white sheet, dark pen, dark red.
Mother warns daughter to not love death
to not long to feel his dark eyes
fall upon her breasts.
Daughter is of winter locking,
a chest begging to be opened to light,
fill the lungs with dirt and breathe life.
Mother is bone white and black,
her burning head stares down
Daughter turns away again – frozen.
Excerpt of a poem by Anastasia Walker
They beat you under the Texas sun in
A goddamn parking lot, one two four
Eight ten kicking punching howling
Filming so they could pretend
It was everyone and not just them
Who were unmanned
By a beauty that held
A mirror to their squalid smallness
This excerpt by Katherine Davis will appear in S/tick’s upcoming Issue 4.3!
Against other women, I was made to stand naked as an
Anatomical model, while doctors lectured bunches of aspiring
Residents, all generalizations based on the study of the patriarchal.
Told repeatedly my feelings were impossible, I burrowed under
My skin, bathed in oxygenated blood, vital energy, constructed
An interior palace until I was old and learned and far away
Excerpt by Naomi Borkent. Read the rest in Issue 4.3 — coming soon!
Maybe you would’ve preferred
A woman with soft legs
That can’t stand up for themselves.
Not like mine, strong,
Able to kick, able to run.
Then I remember that they did not stand like trees
Excerpt by Colleen Donnelly — read more in Issue 4.3, coming soon!
Felicia momentarily pulled her glasses down, seeming to stare dutifully, sympathetically, peering into Ms. Levine’s heart. She made her voice waver just a tad, as she lowered her tone to utter the always terrifying edict, “You have cancer.” She could hear the whistle as Ms. Harding gulped back air. “Colorectal cancer. Stage III. I’m sorry to say the prognosis is not good.”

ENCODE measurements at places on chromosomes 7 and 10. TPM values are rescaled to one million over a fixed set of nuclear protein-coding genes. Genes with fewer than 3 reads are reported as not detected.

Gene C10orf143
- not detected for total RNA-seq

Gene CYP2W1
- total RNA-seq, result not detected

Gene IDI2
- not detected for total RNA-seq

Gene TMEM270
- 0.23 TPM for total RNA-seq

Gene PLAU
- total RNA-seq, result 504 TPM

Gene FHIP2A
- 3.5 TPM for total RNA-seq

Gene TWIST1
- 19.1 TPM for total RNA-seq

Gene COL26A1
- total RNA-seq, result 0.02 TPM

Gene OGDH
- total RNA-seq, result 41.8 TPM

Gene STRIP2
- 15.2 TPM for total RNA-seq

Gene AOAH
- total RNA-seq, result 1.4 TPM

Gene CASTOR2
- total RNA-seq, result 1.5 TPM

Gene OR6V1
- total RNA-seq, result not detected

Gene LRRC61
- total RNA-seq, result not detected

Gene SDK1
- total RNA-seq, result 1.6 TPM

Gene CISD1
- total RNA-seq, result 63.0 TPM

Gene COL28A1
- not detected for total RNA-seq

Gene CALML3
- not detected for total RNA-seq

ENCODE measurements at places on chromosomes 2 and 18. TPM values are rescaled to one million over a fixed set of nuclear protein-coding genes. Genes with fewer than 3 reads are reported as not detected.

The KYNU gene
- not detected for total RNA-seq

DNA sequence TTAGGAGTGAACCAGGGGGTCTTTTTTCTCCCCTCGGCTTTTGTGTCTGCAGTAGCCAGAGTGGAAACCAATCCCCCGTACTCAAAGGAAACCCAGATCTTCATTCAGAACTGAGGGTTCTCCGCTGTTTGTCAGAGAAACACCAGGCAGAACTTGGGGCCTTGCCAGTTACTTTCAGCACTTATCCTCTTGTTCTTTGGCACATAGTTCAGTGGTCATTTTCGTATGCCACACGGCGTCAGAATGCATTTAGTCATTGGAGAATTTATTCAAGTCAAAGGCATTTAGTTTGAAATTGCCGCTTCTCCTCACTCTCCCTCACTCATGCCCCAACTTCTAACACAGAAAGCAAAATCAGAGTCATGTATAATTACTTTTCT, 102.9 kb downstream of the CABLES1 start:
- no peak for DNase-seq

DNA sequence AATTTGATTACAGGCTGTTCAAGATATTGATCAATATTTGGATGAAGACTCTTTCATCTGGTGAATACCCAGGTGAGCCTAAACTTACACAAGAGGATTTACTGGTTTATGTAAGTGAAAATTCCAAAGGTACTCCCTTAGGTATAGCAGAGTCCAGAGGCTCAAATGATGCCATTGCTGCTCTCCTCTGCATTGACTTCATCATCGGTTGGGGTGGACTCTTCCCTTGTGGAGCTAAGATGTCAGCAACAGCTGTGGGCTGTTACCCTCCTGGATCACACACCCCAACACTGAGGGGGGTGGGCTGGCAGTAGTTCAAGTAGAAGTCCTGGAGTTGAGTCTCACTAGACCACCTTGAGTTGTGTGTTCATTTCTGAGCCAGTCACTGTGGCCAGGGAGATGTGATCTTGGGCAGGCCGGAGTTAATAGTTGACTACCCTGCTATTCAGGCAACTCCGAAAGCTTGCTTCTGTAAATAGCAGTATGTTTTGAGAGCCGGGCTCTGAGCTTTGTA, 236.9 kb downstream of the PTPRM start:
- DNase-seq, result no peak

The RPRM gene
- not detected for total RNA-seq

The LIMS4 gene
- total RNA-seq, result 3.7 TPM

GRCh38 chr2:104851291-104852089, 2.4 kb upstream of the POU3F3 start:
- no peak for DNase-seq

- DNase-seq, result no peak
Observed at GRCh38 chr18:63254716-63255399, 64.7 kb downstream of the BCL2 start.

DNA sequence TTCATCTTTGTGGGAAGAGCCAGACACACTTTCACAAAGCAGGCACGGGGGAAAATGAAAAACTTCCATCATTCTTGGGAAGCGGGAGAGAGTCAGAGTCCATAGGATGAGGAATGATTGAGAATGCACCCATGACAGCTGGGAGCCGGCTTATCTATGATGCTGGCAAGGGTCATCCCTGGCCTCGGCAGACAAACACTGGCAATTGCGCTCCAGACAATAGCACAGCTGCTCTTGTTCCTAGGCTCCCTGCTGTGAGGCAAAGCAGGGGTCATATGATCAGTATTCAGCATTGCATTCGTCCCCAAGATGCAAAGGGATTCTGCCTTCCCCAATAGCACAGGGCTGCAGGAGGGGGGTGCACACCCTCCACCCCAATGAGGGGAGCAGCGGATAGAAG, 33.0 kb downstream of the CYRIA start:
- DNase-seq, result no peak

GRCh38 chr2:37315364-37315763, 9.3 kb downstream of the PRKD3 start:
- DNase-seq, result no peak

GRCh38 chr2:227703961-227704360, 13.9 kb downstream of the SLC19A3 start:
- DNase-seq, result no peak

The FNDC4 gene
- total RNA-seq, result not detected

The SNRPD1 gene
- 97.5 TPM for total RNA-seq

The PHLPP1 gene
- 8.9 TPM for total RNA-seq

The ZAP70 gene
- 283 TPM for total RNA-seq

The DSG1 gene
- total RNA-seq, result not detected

She watched Ms. Levine intently as she delivered the sentence. Ms. Levine seemed to shrink in the chair, head dropping, shoulders caving, as she tried to draw herself into a protective ball. Felicia held her hand out across the desk, Ms. Levine took it. Felicia squeezed and then gently stroked it – limited tactile contact indicating compassion. The desk was the court they’d play across. Sitting in adjacent chairs or together on a couch next to the fountain would invite soulful pats, perhaps a reaffirming hug or two that could complicate the negotiations. Collaboration was a necessary tightly-controlled, staged illusion.
Ms. Levine withdrew her hand, took a moment to compose and draw herself more upright once again and asked, “And what exactly are my options?”
Excerpt by Ann Tweedy
I feel sad for those erased—even the parts
erased–so that the story will stand up
like a building made of blocks
and not fall, so that it can be simple—right
outweighing wrong, good towering over
bad—and rise above the confusion that mires us.
Think of Anna Mae Aquash or Assia Weevil.
Anna Mae, an AIM activist, gunned down by AIM women and men during Wounded Knee
because she was so strong and true she looked impossible—
an informant because she was arrested and inexplicably released,
because a male FBI agent had infiltrated earlier
and gotten away with it. A group of AIM women drove her away
from the Pine Ridge house she was staying at.
10 days later—February—found by a rancher
with a bullet in her eye socket. You can watch the documentary about her lover—
A Good Day to Die—and never hear word of her. Or go to the museum
of AIM portraits in Minneapolis and not see her.
Fall 2019’s Issue 4.3 of S/tick is just around the corner! While waiting, please enjoy this excerpt of Linda M. Crate’s “women of today”:
you don’t have enough strength to silence us
we refuse to be quiet anymore—
once we remembered our voices
it was over for you,
and we will sing the song of sirens and banshees
invite every angry werewolf and vampire
over for dinner
watch as your glass ceilings are smashed to bits;
because we are the daughters of warriors